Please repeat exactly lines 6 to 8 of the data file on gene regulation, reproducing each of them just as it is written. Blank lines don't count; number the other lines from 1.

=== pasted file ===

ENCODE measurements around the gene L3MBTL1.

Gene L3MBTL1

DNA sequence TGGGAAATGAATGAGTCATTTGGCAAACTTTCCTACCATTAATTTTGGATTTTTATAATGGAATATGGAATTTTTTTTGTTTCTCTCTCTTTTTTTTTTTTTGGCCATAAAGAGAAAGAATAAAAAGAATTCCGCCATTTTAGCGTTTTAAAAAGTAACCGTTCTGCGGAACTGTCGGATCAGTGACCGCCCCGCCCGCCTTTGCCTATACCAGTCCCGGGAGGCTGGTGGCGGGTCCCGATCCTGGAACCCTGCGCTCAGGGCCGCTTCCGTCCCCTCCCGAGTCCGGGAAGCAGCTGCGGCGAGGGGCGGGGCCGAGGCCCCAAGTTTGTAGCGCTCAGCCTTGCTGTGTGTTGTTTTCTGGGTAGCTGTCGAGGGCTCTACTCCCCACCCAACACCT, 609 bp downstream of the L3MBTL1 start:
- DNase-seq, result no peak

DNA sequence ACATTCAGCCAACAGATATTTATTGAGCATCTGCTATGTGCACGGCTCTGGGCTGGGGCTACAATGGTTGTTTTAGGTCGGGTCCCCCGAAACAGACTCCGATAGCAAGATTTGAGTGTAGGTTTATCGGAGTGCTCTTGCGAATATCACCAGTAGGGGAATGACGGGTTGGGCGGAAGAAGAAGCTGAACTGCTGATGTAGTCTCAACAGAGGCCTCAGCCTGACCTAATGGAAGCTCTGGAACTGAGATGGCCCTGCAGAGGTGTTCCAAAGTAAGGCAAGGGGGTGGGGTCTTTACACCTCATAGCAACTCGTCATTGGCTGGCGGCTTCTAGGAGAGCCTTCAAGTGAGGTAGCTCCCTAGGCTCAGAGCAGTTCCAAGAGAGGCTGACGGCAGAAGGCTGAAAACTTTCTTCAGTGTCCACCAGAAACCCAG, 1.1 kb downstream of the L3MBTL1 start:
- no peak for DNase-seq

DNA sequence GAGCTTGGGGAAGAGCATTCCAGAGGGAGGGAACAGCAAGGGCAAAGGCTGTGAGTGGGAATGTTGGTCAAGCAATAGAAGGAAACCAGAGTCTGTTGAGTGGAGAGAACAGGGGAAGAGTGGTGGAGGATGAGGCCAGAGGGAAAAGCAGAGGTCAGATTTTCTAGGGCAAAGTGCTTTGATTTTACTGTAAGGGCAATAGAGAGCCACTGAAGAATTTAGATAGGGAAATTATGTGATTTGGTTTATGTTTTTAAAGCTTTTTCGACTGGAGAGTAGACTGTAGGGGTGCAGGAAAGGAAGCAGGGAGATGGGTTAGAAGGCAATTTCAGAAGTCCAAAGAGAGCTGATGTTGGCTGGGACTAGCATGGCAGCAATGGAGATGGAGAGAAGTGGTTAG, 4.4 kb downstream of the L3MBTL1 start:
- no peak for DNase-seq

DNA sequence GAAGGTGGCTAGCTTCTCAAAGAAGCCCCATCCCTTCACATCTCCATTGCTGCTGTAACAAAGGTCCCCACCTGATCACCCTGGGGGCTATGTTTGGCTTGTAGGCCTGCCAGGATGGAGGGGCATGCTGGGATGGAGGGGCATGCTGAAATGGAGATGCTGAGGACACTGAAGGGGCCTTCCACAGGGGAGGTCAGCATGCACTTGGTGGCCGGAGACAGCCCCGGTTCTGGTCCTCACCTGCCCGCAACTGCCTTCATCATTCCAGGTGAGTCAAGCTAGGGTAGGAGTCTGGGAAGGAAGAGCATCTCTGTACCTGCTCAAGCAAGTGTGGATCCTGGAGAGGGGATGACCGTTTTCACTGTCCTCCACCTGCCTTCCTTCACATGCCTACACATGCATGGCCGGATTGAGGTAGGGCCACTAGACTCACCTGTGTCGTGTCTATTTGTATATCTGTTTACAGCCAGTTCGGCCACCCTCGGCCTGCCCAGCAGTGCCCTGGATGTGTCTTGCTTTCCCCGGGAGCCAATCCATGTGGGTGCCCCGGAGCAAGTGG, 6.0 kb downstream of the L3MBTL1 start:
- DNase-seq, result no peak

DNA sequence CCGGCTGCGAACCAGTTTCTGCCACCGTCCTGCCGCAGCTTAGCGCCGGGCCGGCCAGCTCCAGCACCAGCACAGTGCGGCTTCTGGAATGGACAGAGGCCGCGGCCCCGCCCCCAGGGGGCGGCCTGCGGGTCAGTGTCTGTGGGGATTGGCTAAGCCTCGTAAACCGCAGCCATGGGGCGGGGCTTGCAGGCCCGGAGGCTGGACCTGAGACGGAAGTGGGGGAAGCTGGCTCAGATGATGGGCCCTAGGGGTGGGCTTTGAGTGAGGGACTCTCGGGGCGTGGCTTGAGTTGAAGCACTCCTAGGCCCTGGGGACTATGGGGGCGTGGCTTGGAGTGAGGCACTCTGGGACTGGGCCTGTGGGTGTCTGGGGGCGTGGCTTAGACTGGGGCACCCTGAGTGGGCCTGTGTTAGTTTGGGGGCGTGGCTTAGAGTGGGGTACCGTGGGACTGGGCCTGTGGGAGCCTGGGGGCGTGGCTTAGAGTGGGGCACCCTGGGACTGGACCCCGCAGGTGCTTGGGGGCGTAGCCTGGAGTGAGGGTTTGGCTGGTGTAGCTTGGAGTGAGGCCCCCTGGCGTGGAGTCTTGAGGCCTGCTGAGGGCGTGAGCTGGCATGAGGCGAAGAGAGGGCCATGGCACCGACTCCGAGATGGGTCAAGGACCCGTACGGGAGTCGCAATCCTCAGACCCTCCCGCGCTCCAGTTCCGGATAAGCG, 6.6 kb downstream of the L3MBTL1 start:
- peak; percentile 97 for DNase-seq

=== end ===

- no peak for DNase-seq

DNA sequence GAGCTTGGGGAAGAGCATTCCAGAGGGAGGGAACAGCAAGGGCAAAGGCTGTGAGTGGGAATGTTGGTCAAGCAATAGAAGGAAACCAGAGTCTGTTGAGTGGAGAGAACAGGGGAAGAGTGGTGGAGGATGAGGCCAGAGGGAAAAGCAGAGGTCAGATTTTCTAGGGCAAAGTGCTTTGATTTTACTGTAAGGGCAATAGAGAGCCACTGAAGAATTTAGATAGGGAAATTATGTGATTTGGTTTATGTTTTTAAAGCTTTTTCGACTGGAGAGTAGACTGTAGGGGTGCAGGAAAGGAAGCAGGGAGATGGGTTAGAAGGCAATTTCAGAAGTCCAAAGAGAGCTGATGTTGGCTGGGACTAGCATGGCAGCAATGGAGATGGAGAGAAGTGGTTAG, 4.4 kb downstream of the L3MBTL1 start:
- no peak for DNase-seq